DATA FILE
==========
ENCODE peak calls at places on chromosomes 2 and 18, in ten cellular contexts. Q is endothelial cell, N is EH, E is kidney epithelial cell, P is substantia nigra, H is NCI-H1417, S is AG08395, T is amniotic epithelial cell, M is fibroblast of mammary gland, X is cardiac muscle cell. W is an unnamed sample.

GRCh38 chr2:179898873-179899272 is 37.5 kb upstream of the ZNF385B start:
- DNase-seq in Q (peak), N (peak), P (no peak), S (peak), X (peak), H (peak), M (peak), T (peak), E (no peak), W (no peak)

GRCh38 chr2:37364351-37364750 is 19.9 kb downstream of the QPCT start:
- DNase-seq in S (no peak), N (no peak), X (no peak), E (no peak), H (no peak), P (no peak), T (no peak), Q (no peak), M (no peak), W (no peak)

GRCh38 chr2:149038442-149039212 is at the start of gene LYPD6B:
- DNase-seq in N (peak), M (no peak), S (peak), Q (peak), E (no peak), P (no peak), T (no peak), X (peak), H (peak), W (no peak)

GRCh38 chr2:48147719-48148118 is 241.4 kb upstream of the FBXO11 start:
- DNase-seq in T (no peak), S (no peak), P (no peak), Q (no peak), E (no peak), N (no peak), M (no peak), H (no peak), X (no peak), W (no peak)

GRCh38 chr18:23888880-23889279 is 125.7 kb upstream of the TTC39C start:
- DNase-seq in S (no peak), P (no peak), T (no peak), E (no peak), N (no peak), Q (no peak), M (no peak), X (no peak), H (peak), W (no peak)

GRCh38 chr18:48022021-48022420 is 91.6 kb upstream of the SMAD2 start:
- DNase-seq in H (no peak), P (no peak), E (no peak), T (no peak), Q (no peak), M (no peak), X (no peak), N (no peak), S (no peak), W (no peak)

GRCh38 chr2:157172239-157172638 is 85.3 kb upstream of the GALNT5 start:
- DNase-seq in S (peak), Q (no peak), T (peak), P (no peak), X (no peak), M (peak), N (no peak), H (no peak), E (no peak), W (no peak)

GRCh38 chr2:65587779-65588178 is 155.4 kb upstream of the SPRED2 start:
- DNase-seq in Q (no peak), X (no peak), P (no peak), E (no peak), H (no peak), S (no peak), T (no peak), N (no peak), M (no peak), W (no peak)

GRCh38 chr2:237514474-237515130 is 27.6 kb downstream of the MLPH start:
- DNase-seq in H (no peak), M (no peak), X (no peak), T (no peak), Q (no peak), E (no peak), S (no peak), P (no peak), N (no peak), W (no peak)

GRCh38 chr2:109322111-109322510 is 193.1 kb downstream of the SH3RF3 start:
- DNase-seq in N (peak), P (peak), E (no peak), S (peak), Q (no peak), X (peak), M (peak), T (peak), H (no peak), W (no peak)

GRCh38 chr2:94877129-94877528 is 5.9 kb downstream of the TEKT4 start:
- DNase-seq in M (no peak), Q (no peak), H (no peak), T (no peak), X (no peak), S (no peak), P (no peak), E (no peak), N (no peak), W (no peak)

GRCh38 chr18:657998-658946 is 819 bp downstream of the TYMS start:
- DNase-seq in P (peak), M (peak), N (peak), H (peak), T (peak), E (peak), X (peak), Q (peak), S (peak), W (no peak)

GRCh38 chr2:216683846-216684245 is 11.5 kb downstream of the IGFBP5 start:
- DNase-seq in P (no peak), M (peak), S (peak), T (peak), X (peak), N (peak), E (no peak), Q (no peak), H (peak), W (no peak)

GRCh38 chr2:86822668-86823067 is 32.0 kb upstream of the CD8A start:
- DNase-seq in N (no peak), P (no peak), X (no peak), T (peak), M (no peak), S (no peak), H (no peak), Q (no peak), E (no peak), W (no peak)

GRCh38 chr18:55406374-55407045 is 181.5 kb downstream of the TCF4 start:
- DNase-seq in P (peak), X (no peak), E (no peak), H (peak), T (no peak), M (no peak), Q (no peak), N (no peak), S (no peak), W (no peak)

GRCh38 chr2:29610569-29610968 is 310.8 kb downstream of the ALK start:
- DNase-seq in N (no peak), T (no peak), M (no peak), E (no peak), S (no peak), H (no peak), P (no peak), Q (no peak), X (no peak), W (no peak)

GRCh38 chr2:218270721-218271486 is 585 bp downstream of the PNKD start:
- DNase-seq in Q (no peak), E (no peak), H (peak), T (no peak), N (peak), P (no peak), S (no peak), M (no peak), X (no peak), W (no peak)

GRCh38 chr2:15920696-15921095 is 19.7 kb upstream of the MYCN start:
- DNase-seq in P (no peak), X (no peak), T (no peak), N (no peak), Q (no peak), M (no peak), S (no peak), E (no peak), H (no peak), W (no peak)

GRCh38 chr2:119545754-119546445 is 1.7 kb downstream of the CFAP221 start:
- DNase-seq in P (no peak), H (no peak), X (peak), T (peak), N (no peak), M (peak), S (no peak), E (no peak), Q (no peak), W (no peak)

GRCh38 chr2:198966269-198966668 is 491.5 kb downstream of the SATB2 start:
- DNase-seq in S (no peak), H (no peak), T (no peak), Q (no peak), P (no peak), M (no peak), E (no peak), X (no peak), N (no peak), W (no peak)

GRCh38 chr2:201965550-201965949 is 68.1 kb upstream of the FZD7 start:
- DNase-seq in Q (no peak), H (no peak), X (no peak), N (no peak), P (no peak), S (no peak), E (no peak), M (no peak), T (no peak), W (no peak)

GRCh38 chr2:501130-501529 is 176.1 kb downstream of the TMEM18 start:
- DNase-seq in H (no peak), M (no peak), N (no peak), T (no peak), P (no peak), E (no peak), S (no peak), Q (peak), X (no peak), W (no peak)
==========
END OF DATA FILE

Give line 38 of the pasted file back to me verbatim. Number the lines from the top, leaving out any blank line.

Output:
GRCh38 chr2:119545754-119546445 is 1.7 kb downstream of the CFAP221 start: